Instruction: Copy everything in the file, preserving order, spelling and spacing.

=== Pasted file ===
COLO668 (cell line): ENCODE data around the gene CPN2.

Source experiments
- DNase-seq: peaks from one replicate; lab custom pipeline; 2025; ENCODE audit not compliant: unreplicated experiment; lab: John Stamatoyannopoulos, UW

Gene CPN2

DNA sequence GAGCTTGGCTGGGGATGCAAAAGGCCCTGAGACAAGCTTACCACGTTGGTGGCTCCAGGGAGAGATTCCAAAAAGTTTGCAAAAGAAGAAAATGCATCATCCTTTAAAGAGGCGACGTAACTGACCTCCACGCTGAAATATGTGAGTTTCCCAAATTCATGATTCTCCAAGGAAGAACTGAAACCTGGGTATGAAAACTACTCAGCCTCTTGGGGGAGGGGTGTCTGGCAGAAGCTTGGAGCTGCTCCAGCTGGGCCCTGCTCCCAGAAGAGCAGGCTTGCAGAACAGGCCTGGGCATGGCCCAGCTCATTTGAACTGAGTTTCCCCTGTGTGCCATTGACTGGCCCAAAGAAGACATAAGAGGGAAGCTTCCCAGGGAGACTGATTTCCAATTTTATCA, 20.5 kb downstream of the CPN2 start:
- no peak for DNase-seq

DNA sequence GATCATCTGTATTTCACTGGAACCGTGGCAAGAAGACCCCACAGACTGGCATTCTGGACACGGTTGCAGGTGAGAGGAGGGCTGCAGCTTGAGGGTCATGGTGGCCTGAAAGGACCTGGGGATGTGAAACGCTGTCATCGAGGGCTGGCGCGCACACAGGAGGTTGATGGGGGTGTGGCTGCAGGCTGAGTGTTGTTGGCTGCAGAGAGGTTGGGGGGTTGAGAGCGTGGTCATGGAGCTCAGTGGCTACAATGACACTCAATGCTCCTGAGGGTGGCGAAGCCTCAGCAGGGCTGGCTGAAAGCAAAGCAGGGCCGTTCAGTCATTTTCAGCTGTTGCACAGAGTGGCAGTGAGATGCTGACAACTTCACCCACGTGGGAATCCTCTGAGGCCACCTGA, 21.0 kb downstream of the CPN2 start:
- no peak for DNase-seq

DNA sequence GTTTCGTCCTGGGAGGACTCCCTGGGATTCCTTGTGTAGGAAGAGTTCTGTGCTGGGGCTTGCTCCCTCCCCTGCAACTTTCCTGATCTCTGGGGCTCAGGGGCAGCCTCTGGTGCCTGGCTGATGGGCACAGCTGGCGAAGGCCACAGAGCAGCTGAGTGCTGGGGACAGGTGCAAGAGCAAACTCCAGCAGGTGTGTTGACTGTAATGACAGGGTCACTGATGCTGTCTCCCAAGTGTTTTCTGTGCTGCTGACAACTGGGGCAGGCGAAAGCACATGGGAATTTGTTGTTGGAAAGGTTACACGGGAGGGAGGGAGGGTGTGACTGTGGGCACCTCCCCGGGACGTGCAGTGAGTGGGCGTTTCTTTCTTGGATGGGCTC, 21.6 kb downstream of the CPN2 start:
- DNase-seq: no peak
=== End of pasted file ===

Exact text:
COLO668 (cell line): ENCODE data around the gene CPN2.

Source experiments
- DNase-seq: peaks from one replicate; lab custom pipeline; 2025; ENCODE audit not compliant: unreplicated experiment; lab: John Stamatoyannopoulos, UW

Gene CPN2

DNA sequence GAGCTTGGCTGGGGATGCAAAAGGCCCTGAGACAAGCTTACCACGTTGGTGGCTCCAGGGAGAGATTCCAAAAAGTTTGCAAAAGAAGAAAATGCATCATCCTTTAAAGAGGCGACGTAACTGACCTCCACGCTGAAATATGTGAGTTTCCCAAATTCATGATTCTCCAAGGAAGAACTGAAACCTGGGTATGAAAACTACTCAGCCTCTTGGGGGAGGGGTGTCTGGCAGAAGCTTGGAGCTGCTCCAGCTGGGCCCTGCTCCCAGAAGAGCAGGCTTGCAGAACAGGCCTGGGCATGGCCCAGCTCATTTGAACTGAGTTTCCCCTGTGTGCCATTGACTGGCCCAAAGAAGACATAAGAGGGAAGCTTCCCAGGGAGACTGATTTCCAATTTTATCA, 20.5 kb downstream of the CPN2 start:
- no peak for DNase-seq

DNA sequence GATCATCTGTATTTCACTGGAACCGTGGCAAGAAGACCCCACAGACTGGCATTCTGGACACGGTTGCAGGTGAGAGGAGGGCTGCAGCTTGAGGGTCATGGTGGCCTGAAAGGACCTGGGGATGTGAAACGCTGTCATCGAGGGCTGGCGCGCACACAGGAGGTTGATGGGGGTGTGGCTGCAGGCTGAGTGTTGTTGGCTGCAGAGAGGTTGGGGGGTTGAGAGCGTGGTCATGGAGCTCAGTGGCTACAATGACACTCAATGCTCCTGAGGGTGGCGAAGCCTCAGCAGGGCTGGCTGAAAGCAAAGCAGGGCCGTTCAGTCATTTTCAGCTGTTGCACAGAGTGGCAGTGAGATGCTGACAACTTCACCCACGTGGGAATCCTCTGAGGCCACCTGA, 21.0 kb downstream of the CPN2 start:
- no peak for DNase-seq

DNA sequence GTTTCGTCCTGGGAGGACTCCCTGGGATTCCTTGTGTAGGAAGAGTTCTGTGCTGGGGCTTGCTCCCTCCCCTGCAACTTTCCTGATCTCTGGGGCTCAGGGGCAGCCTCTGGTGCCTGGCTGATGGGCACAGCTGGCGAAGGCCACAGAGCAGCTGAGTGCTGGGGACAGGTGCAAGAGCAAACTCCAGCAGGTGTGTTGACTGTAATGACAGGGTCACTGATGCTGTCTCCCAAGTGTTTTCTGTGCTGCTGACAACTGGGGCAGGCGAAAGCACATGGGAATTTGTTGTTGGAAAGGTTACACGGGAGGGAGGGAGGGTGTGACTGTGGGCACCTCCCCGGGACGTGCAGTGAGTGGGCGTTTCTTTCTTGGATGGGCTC, 21.6 kb downstream of the CPN2 start:
- DNase-seq: no peak